I never got the memo to stop going to confession. I've been a thousand times in my life. I do think that parishes who only have confession for an inconvenient hour on Saturday afternoons are failing to emphasize the Sacrament. It's almost non-existent during the week at most parishes. Those parishes that do have daily confessions always seem to have a line when I go. Maybe because they're the only ones in town during the week.

IMHO, priests need to hear confessions more frequently, and stop having so many meetings with parish organizations, building committees, and altar societies. Those things are fine, but the Sacraments should come first. We have Communion and Mass every day, why not confession?

No Mary, no Jesus. Know Mary, know Jesus.
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810 Posts

Posted - Dec 03 2008 :  01:53:42 AM  Show Profile Send DeniseLawson a Private Message
Before Sacraments are administered, there needs to be a catechesis on them so that the people understand clearly not only how important the Sacraments are but their true meaning and effect on the recipient.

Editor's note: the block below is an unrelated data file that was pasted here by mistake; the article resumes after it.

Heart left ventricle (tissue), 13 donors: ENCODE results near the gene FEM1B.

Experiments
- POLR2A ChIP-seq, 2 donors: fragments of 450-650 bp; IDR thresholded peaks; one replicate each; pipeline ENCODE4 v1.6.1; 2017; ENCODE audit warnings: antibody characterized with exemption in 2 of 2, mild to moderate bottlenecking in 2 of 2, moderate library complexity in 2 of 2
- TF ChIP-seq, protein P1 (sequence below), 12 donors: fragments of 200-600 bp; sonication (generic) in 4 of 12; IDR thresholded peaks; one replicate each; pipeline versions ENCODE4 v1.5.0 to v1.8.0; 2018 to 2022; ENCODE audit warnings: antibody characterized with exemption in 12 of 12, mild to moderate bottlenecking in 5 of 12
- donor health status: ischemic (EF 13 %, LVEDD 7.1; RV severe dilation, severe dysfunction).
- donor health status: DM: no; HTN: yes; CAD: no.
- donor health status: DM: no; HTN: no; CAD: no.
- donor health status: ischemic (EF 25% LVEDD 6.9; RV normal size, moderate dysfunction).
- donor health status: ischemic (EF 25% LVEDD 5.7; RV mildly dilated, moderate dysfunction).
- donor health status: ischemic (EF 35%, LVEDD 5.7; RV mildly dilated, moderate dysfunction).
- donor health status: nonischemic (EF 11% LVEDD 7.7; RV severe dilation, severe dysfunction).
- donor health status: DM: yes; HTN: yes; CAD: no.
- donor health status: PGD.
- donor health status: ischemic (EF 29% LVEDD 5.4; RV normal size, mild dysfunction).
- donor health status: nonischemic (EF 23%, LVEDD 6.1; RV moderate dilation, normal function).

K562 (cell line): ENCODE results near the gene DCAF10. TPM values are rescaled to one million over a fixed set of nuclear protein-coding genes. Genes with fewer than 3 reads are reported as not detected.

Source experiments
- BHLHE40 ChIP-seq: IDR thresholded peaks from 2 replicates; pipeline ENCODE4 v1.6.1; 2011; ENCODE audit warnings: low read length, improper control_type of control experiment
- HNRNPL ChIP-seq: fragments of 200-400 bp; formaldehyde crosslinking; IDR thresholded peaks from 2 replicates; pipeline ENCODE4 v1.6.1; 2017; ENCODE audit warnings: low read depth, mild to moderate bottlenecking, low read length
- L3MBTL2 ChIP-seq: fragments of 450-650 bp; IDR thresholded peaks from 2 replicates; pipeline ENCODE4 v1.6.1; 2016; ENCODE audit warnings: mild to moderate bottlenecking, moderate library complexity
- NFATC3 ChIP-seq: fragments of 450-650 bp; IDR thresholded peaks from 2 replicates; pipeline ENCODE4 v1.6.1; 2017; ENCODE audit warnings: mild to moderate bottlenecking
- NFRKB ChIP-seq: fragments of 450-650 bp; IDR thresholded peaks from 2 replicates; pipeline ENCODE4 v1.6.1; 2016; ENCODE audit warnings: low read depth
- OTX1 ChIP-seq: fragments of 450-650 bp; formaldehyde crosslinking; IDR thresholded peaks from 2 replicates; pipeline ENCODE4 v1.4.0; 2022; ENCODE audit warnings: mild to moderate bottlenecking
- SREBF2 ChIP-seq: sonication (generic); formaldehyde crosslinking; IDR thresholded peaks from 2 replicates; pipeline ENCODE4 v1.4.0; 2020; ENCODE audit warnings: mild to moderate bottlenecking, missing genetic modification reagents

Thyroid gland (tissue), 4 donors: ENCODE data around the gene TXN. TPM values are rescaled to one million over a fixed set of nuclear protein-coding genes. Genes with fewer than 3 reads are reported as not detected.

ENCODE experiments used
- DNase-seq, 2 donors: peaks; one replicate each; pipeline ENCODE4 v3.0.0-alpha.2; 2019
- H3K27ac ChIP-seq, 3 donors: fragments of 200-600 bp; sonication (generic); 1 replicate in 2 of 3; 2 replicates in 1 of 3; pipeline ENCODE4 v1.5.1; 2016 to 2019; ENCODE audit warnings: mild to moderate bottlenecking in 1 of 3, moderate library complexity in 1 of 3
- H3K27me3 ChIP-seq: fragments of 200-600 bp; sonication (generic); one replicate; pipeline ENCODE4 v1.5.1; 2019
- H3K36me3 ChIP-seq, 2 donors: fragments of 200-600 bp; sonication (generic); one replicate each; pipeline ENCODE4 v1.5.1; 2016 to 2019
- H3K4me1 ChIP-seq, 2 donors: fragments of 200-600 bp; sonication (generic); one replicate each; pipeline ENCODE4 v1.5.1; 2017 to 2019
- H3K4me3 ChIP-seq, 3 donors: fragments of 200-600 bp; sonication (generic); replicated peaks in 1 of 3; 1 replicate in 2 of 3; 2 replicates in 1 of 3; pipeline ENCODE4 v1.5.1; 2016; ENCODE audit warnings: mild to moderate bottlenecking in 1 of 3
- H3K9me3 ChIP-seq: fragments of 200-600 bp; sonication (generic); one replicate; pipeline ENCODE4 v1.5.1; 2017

Agreed. I will add, however, that a lot of times the kids can be taught correctly, but if the parents hold different views, the parents' views often win out, especially if those views mean they don't have to do something they are not comfortable doing - like confessing one's sins. I think, from a catechists' standpoint, all we can really do is make sure we do our part to teach them right, encourage the parents to do the same and hope that what should be happening takes root. For some, it certainly will. For many, however, I suspect it will not. The average person just is not that devout, and the Church does not emphasize the sacraments as it should, especially the Sacrament of Reconciliation.

Jesus meek and humble of heart, make my heart like yours.